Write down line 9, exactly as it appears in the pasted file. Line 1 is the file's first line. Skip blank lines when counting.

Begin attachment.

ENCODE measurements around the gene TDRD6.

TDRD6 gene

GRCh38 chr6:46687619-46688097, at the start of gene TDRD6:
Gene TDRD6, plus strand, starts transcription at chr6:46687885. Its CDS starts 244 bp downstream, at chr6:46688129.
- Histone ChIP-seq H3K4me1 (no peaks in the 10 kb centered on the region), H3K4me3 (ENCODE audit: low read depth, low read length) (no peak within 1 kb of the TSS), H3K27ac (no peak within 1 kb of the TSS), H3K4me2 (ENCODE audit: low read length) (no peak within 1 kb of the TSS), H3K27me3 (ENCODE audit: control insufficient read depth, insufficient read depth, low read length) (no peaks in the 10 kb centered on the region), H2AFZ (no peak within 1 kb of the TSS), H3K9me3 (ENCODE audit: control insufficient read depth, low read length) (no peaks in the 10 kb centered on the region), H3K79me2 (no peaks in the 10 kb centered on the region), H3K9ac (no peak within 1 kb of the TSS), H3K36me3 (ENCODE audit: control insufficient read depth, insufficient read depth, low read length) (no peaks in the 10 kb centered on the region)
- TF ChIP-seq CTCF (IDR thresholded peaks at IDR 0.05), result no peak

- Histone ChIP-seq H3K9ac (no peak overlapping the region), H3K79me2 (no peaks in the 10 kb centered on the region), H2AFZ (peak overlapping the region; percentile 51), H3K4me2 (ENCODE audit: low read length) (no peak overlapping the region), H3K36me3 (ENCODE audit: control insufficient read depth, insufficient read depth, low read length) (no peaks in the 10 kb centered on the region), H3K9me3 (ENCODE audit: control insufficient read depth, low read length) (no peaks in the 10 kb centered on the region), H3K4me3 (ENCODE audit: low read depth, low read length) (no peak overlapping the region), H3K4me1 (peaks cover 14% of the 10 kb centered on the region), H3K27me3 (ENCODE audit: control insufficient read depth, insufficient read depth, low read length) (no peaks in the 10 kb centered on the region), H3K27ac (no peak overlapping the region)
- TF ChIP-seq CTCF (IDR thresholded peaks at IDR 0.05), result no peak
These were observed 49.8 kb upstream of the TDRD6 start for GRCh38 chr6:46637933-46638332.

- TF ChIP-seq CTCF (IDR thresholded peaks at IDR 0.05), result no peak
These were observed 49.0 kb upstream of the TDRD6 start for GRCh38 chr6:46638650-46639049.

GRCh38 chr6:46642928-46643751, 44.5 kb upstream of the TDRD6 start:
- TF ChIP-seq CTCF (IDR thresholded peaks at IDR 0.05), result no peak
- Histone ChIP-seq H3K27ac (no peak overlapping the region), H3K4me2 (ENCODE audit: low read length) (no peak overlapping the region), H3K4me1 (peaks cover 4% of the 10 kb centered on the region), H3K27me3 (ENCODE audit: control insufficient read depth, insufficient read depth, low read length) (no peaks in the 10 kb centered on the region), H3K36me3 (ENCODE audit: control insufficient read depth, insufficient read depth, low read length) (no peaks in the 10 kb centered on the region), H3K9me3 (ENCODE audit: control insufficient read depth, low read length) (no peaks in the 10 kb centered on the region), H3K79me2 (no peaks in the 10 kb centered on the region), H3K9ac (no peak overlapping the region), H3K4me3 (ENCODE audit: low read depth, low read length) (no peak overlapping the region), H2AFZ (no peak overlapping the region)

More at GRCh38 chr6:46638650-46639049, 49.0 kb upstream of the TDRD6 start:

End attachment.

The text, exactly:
These were observed 49.8 kb upstream of the TDRD6 start for GRCh38 chr6:46637933-46638332.